Ephors were Spartan overseers. There were five of them. Each ephor was elected from the Spartans over 30 for one year. They could only serve in the office once. The election procedure involved the Spartans attempting to cheer the loudest for the candidate they wanted. People who did not know who the chanting was for would judge the volume, and those men that had recieved the loudest chanting would become the ephors.

The ephors were involved in the day to day running of Sparta. They were subject to no written laws, only customs and traditions, and the need for a majority vote. The belief was that they could be kept in check by the knowledge that at the end of the year they would be out. Their duties included the organisation of the education system, and control of the helots. They were also responsible for ambassadorial relations with other states. They acted as judicial officials.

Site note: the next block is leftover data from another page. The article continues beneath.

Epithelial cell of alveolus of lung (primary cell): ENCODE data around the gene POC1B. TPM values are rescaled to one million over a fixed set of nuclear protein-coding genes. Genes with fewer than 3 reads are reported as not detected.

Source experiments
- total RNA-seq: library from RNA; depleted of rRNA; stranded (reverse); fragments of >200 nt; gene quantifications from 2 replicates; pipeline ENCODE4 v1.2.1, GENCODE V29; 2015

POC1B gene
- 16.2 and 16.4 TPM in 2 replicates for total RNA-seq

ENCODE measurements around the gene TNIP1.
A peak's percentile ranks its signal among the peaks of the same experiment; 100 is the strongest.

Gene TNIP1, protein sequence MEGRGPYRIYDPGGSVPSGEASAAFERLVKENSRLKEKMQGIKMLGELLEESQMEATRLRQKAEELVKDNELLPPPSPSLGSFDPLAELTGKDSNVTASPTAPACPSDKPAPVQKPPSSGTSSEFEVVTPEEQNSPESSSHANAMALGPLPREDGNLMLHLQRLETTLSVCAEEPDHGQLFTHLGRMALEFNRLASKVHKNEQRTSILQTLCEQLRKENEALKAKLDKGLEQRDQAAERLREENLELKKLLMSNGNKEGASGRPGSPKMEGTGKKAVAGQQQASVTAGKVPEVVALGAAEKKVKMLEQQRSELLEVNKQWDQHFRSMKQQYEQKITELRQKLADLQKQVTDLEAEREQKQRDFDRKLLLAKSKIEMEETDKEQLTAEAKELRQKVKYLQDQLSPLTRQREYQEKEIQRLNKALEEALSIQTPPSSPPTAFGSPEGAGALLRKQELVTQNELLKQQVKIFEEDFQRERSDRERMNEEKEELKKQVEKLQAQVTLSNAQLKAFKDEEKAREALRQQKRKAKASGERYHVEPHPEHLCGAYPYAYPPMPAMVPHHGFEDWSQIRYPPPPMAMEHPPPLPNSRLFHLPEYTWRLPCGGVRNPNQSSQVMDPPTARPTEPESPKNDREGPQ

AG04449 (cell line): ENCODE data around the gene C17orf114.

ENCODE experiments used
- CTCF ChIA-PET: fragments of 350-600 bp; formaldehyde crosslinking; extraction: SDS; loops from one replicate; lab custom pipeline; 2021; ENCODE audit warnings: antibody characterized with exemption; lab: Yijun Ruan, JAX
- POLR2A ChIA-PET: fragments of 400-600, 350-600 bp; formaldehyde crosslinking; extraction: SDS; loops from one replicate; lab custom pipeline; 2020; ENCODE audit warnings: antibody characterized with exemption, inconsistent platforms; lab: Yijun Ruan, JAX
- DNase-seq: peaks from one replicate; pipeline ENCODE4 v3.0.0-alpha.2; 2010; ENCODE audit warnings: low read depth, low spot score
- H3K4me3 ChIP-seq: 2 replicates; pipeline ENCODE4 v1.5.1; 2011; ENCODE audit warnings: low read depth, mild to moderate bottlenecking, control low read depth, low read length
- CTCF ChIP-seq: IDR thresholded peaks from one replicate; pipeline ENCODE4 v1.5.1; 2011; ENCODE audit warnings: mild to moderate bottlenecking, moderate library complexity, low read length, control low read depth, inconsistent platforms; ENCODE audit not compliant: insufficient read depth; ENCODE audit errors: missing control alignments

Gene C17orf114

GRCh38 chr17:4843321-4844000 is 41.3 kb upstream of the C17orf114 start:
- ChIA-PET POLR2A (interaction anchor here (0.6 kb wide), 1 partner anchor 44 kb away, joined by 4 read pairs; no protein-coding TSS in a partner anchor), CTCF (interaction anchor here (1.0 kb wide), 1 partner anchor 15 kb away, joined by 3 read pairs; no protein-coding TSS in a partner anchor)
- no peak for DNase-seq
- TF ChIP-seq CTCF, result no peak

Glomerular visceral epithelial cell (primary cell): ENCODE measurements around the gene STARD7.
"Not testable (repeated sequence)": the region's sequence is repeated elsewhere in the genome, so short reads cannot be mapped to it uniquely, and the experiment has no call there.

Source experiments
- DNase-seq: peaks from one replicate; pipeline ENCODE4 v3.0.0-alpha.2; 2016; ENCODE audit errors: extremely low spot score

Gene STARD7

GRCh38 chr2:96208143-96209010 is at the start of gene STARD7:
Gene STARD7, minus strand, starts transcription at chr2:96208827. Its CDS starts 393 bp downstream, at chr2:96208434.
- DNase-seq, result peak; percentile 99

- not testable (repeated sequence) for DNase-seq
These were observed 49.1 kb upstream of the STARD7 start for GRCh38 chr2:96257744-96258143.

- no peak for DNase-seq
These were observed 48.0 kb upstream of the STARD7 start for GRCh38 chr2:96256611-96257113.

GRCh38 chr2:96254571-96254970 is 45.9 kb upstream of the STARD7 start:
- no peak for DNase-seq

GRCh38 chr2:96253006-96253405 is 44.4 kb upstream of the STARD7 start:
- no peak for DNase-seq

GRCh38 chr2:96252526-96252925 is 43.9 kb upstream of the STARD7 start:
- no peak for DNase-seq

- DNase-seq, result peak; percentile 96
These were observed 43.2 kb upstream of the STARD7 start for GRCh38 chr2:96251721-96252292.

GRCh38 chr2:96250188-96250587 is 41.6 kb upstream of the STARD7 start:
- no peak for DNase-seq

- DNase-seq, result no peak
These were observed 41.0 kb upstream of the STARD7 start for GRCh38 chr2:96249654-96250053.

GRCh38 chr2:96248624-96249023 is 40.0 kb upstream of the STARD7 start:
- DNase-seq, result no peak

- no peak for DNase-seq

Probably the most likely reason for their existence, was to act as a balance to the kings. The elegibility of every Spartan suggests it to be an anti-aristocratic position. Every month they would swear oaths to the kings, to keep Sparta stable, in return for the kings abiding by the laws. Every few years the ephors would go out and obseve the sky at night, looking for omens as the the king's success. If a bad omen was seen, they could exile the king. Two ephors were also expected to accompany the king on campaigns.

However, the ephors only held office for one year, unlike the king, and this suggests that it would be impossible for the ephors to contol the kings, due to the kings greater unspoken power and influence.

Eph"or (?), n.; pl. Ephors (#), L. Ephori (#). [L. ephorus, Gr. , fr. to oversee; + to see: cf. F. 'ephore.] Gr. Antiq.

A magistrate; one of a body of five magistrates chosen by the people of ancient Sparta. They exercised control even over the king.

 

© Webster 1913.

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